Detectives ordered to spy on officers eating lunch

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The Independent Online

Ten officers from a police surveillance team were taken off their usual duties and asked to spy on two female constables as they did routine policing work.

Ten officers from a police surveillance team were taken off their usual duties and asked to spy on two female constables as they did routine policing work.

The surveillance squad from the Greater Manchester force watched the two women officers drive around in their police car and eat their lunch.

The exercise, intended as part of a scheme to improve the efficiency of patrols, has now become the subject of an internal police inquiry.

Superintendent Steve Westcott ordered the unit to spend a day monitoring the activities of the constables from the Bury division, who were chosen at random for the exercise.

The team, which usually watches and photographs major criminals, was asked to switch targets and follow their fellow police officers around Bury town centre in Greater Manchester.

It is believed that Supt Westcott, 48, was concerned about arrest rates and wanted to improve the way the division was policed.

Supt Westcott had written a letter to all Bury officers and civilian staff - 328 in total - explaining that the surveillance was an attempt to "improve deployment of patrols."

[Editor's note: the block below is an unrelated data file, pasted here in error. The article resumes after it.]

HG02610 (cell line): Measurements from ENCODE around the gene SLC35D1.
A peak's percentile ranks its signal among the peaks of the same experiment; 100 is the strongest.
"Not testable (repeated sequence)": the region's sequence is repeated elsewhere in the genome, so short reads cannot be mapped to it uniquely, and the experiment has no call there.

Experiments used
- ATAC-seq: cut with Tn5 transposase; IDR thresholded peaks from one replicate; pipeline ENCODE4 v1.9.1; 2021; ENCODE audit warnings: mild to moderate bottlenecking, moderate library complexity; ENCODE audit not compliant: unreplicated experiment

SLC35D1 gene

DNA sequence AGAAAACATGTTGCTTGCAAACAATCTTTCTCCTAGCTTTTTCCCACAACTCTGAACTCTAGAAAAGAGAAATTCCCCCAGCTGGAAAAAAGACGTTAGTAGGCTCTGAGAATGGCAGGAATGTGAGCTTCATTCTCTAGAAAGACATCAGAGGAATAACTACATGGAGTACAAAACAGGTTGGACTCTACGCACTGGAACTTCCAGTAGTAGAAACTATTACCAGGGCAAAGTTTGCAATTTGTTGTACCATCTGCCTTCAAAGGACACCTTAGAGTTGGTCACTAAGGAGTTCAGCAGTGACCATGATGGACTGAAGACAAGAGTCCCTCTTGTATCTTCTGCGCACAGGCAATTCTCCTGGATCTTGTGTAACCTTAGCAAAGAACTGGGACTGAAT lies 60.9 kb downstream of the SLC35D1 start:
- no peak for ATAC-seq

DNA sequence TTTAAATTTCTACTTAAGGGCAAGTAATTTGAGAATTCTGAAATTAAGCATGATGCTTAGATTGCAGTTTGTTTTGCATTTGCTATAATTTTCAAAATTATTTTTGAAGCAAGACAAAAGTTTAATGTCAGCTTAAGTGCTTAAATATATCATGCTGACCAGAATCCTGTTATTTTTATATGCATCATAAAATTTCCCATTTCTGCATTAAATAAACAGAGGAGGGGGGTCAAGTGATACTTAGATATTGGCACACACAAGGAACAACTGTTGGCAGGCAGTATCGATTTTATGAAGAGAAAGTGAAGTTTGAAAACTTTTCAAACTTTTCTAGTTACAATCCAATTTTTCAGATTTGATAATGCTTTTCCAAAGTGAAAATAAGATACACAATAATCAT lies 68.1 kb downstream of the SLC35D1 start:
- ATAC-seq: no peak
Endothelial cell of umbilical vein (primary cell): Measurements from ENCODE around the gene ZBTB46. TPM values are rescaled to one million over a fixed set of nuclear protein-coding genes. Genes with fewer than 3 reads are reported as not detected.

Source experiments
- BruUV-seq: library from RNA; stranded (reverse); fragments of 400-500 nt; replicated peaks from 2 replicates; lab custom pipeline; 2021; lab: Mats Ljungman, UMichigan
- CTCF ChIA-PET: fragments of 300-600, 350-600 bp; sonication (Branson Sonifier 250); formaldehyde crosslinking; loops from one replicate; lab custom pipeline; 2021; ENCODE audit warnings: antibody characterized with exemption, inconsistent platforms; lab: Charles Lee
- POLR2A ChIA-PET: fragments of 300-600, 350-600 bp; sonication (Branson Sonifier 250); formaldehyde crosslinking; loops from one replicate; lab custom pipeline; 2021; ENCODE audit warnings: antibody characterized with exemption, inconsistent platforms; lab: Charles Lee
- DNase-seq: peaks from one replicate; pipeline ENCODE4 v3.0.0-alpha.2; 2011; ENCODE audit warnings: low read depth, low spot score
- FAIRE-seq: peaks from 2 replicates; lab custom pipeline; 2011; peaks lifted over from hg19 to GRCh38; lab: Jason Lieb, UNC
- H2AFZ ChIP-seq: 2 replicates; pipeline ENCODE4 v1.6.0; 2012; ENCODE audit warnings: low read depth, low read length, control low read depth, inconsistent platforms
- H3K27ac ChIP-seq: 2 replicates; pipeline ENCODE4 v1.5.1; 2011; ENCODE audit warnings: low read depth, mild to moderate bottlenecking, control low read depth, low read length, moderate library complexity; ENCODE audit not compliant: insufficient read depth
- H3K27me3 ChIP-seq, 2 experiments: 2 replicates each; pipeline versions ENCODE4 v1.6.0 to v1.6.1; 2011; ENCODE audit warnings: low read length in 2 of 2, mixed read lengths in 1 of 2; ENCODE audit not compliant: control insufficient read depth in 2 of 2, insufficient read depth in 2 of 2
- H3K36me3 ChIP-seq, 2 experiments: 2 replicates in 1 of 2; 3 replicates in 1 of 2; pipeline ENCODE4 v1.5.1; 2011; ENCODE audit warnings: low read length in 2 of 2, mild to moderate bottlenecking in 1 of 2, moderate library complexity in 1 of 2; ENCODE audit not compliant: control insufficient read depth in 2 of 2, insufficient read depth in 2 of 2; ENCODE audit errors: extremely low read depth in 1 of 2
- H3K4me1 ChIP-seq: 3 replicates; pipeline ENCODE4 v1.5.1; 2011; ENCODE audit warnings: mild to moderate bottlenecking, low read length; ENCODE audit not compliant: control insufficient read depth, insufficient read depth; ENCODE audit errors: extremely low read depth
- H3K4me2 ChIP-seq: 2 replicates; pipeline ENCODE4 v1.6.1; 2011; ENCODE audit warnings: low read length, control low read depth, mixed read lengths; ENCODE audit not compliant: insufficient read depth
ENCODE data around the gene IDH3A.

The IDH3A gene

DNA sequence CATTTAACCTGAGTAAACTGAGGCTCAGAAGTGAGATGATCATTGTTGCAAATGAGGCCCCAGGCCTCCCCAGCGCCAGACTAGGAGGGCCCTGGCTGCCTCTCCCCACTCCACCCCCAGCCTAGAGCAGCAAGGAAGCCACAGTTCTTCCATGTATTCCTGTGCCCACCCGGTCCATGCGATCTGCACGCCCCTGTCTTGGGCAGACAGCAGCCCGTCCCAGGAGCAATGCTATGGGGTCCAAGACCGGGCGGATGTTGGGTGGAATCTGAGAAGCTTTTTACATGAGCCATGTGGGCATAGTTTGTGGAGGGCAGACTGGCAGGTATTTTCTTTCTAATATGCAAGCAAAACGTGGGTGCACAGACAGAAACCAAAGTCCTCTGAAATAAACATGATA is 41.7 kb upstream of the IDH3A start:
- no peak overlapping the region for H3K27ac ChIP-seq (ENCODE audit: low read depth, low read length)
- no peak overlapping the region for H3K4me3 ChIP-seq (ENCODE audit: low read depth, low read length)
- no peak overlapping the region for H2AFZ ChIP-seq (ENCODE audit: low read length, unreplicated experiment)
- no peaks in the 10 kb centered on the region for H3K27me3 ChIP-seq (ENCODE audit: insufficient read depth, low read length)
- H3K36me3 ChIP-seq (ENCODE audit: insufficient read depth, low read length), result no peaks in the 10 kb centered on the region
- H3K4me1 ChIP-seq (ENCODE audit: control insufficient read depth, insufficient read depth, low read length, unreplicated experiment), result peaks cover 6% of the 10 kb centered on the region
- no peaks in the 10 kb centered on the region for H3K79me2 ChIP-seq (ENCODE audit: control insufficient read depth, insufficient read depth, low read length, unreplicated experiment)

He called the exercise an "anatomy of a day", but he admitted it was controversial and conceded that some regarded it as a breach of trust.

The operation is believed to have been revealed accidentally when officers were told how secret surveillance could be a breach of a suspect's rights under the new Human Rights Act.

Assistant Chief Constable Alan Green said yesterday: "A disciplinary investigation has been launched into the methods used by management to monitor the service we provide to the people of Bury. It would not be appropriate to comment further until this investigation has been completed."

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